Learning the twenty-six letters of the alphabet is one of the first accomplishments of a child at school. But learning to place these letters in their proper places so that they form words which convey ideas, is the work of a lifetime. To learn to formulate ideas and then to give expression to them by means of the spoken and written word is education itself.
We Christian teachers have a specific calling in this respect. The children we teach are Covenant children who must be equipped to discharge their covenant obligations and responsibilities. They are all destined to be leaders, some in a greater capacity than others, but all must someday take their places in home and church, leading in prayer, leading in Scripture reading, in discussing the Word of God, and in making the truth known to others.
For this reason it is important that the children in our schools be trained to give expression to their thoughts in a very clear and distinct fashion. The truths which we as churches confess must of necessity be stated in such a way that no room is left for any misinterpretation. It is so important when dealing with spiritual things that just the right word is chosen to give the right impression and to convey the right meaning. The truth must be stated concisely. Words are powerful because they are the wings of thought.
Therefore, one of the goals of Prot. Ref. education should be that the child may learn to express his ideas clearly both on paper and orally. First of all, he should learn to formulate his ideas clearly on paper. And then, he should be taught to express them audibly, distinctly, and without embarrassment.
How can the teacher work toward realizing this goal?
In the first place, a separate period in the curriculum for the teaching of the mechanics of oral and written composition and for giving practice in developing this art of self-expression is essential. Children must be made to see how variety in sentence structure, and how punctuation and proper grammar add to the interest and clarity of their compositions. They must be given much opportunity to develop their vocabulary so that the most illustrative word can be selected. They must be taught to be exact in their observations. They must learn to describe by comparison. They must learn to report facts accurately. For oral expression they must learn to enunciate clearly, to pronounce words correctly. They must learn to control the tone and pitch of their voices, using proper inflections and emphasis. They must learn to “think ahead” while they are on their feet.
Unless a definite time is set aside for teaching just these things, the danger is that they will not be taught at all. And unless we teach the basic speech and writing mechanics we have no reasonable right to expect favorable results.
In the second place, however, we all know that clarity in speaking and writing rests finally on the foundation of clear thinking. To develop clear thinking on the part of the pupils is every teacher’s business in every subject of the curriculum. Certainly practice in developing oral and written self-expression should not be limited to any special period. On the grade school level it can and should be correlated with almost every subject. All it takes is an awareness of this particular goal on the part of the teacher. Many history, civics, and geography lessons lend themselves excellently to oral or written reports. Children love to feel responsible for a paragraph or a page of the text and to tell the rest of the class what “their” part of the lesson is all about. The diet can be varied by encouraging the pupils to debate “slavery in the territories” instead of just questioning them on the subject. Most children are eager to join a round table discussion on almost any problem within their comprehension. In Bible memory work, the speaking choir is an excellent means of vocal expression for the timid and self-conscious pupils. They can lose themselves in the group while at the same time they receive valuable training in enunciation, inflection, timing, and emphasis.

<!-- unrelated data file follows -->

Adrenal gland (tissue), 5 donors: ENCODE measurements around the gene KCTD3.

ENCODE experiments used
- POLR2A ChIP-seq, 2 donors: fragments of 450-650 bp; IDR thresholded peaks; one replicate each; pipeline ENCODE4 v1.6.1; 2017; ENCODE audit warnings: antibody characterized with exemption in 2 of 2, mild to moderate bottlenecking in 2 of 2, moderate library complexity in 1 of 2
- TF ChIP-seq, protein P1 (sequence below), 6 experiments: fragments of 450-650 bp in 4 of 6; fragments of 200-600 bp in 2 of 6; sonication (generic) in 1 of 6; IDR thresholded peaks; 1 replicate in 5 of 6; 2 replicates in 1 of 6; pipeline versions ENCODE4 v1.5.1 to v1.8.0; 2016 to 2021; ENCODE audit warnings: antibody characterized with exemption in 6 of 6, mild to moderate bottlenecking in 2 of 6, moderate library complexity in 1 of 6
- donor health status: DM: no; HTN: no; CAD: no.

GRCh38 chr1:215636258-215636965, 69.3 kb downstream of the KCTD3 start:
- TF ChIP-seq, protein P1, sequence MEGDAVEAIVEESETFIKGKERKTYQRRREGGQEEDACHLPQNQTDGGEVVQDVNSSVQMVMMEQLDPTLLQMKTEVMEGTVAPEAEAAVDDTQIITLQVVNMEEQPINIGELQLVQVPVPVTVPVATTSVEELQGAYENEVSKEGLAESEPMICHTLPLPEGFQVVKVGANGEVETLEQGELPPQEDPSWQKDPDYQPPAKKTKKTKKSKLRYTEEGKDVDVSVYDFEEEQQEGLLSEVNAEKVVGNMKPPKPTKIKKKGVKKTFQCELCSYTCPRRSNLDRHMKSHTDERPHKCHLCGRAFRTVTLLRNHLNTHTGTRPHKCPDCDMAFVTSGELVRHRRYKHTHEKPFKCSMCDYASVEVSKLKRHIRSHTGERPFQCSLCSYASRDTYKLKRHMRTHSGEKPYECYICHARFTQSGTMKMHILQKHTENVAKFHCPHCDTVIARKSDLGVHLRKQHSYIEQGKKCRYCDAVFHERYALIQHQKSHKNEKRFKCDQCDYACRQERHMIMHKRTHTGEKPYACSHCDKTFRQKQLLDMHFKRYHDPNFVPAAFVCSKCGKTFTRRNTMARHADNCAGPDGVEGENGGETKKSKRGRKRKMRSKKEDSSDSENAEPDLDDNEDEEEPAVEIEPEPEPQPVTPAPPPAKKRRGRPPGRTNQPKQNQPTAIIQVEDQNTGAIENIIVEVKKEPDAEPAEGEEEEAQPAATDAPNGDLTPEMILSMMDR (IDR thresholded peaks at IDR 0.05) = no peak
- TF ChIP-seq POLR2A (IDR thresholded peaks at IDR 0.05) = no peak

In our daily oral recitations or on written tests, how often do we teachers insist on a concise communication on the part of our pupils? Too often we are only interested in knowing whether the pupil knows the answer and not whether he can express or explain the matter. Often their thinking is so vague that they cannot give clear explanations. It is our duty to force them to think clearly so that they can state their views with logical precision. If we do this we will be helping the pupil develop his thinking capacity as well as his ability to give expression to his thoughts.
The well-rounded Christian must be able to communicate his ideas so that God’s name is glorified and God’s people are strengthened in the truth. It is by means of the spoken and written word that we confess in both the church and the world that we belong to Christ who is the WORD of God.